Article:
Projects 2 and 3 will study similar measures to Project 1, but will focus on human pairs of mothers and infants, including mothers who used cocaine during pregnancy and those who did not. Project 2, also based at UNC, will examine mothers' emotional and hormonal responses when feeding and cuddling their infants, and to baby-related cues such as cries and pictures of babies. Researchers will also study how cocaine exposure during pregnancy affects babies' early brain development, whether their cries have different sound characteristics, and behavioral factors that may affect mother-infant interaction.
Project 3, which is based at Yale, will focus on using functional brain imaging scans, or fMRI technology, to study how mothers' brains react to many of the same stimulus cues used in Project 2, as well as how particular genes may modify key aspects of early maternal sensitivity to infants' cues.
"Understanding, for example, how genes and experiences such as substance use come together to influence how a mother responds to her baby's cry or other expressions of distress sets the stage for working towards finding innovative interventions for adults who are struggling to care for their children under the burden of their own substance use," Mayes said.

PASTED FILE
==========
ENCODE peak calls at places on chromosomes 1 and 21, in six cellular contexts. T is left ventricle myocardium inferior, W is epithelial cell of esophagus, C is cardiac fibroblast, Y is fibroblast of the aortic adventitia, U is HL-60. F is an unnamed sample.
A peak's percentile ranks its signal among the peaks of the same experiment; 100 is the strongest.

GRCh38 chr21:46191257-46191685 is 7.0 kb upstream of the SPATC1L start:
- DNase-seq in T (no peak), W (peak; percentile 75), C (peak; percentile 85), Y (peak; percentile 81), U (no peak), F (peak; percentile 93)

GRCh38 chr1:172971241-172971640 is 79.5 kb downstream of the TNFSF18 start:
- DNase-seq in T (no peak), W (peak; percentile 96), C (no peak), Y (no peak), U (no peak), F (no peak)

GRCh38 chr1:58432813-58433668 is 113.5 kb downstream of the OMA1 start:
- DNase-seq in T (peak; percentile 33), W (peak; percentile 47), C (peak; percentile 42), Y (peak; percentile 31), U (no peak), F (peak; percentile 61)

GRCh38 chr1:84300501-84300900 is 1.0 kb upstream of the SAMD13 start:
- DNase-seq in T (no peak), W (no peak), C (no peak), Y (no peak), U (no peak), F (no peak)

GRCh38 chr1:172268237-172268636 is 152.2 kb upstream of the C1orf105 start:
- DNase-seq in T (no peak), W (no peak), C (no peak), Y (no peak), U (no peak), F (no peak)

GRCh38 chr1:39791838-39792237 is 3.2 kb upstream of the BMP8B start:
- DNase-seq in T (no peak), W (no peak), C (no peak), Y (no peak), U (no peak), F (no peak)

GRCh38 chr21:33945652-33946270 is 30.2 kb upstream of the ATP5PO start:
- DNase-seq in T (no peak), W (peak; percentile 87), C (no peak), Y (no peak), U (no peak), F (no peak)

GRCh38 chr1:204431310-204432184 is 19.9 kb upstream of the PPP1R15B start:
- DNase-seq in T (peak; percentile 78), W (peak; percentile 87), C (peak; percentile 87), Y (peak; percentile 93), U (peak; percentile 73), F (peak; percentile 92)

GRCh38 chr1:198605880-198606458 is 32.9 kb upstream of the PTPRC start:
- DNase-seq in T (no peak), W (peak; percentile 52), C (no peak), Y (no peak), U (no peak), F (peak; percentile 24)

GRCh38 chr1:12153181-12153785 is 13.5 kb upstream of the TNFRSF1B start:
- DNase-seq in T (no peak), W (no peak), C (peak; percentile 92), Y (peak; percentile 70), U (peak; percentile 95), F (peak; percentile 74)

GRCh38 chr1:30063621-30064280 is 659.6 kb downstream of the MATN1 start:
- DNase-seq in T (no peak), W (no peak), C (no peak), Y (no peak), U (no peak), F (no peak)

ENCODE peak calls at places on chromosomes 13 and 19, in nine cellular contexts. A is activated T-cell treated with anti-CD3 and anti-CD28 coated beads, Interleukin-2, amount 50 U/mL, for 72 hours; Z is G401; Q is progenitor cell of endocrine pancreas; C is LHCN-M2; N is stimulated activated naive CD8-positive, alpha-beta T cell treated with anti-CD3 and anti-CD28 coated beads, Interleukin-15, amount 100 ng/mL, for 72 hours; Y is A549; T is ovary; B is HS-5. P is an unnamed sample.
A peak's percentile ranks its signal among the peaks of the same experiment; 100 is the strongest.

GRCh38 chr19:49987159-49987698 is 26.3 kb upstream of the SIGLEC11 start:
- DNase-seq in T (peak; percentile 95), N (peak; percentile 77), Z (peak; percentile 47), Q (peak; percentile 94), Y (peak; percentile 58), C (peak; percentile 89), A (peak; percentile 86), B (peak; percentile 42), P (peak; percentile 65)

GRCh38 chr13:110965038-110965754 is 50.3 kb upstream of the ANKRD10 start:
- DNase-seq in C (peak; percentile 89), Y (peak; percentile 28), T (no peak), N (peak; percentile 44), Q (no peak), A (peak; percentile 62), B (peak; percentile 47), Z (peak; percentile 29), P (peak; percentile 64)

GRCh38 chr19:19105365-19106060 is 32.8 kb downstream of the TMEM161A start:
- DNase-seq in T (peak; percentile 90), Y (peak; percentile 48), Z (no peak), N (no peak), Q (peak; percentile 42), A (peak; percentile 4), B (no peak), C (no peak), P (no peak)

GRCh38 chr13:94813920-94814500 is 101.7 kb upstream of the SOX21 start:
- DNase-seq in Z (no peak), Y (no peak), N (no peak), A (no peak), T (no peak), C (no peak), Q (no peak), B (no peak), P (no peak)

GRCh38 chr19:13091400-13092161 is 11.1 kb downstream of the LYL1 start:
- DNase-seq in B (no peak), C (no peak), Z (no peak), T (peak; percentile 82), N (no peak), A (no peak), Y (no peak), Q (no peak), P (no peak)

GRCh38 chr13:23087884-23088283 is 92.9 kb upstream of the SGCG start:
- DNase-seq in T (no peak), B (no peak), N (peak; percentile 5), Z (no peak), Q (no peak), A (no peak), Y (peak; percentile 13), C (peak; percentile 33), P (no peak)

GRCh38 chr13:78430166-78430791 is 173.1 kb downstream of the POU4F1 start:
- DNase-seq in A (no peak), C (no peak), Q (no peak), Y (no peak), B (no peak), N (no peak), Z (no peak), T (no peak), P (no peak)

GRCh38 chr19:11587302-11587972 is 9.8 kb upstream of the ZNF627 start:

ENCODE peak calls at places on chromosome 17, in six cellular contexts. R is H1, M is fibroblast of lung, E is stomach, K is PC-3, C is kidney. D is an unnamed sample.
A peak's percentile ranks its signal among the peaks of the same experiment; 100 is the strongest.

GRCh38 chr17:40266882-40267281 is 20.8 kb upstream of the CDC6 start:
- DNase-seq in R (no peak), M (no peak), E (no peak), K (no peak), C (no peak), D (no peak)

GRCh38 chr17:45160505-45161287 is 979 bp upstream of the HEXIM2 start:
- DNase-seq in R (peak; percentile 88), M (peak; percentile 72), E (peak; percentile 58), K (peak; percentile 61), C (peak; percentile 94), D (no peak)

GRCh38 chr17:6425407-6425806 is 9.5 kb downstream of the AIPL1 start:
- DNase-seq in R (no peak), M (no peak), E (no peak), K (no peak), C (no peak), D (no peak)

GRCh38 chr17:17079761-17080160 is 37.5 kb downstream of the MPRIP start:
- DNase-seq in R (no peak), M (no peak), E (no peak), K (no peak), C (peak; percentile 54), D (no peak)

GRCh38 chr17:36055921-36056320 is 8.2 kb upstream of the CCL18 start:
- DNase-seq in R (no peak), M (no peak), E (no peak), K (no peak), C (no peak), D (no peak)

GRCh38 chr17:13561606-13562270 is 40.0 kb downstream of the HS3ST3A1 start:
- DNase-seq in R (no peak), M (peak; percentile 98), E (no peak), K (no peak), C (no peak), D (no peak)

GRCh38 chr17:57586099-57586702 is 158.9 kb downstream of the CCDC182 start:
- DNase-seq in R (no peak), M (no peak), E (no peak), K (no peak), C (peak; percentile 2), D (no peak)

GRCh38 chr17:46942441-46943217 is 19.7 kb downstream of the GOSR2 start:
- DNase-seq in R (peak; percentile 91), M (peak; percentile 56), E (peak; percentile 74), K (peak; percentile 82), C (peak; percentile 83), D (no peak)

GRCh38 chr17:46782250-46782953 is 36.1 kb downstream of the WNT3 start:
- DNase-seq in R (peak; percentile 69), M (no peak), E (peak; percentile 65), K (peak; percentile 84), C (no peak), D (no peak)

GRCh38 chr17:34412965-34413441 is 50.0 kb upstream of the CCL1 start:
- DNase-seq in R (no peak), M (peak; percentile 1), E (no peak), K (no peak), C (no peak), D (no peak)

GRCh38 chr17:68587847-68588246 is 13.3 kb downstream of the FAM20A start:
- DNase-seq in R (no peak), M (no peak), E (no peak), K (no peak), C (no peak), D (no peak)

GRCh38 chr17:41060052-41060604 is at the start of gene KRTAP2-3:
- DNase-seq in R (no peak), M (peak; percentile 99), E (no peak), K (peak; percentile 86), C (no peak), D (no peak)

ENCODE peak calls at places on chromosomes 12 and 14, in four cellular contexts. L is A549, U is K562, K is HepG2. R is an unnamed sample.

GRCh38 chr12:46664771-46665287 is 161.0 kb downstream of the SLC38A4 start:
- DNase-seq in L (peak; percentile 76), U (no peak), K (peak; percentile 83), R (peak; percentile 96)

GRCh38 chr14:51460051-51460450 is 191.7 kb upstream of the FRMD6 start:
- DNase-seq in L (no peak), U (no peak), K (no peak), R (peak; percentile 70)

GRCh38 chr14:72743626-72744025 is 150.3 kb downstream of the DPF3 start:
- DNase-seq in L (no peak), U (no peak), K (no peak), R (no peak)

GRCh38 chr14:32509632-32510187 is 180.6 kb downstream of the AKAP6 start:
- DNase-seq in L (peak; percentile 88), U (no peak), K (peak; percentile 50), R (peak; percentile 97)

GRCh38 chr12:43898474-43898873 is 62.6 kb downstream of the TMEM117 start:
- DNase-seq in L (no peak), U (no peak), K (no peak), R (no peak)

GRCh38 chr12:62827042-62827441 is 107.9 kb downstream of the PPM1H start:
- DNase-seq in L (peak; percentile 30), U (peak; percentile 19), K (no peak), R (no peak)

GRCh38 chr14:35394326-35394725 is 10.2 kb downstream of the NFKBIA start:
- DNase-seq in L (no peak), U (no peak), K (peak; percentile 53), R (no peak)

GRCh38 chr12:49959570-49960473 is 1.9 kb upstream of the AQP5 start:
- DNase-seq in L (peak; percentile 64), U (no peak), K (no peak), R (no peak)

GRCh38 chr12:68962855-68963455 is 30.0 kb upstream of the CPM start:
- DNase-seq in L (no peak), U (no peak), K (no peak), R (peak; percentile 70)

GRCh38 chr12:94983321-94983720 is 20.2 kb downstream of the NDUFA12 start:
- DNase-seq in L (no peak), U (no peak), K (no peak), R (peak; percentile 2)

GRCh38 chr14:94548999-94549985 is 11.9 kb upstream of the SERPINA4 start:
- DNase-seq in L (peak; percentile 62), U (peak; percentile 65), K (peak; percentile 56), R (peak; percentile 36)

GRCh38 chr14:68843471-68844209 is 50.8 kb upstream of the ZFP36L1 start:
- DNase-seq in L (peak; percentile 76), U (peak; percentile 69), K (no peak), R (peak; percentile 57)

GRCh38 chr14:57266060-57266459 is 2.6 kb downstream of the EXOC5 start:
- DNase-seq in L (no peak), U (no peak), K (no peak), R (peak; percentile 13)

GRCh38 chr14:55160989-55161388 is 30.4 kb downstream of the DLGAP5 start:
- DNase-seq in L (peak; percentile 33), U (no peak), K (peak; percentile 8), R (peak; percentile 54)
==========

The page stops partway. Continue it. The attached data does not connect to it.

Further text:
All studies will also focus on the role of the hormone oxytocin, which has been identified as playing an important role in human child birth, production of breast milk and response to stress, and has also been directly associated with early maternal care and social behavior in laboratory rodents. Previous studies in Johns' lab found that rodent mothers exposed to cocaine during and just after pregnancy provided poorer care to their pups, which correlated with disruptions of the oxytocin system.
|Contact: Tom Hughes|
University of North Carolina School of Medicine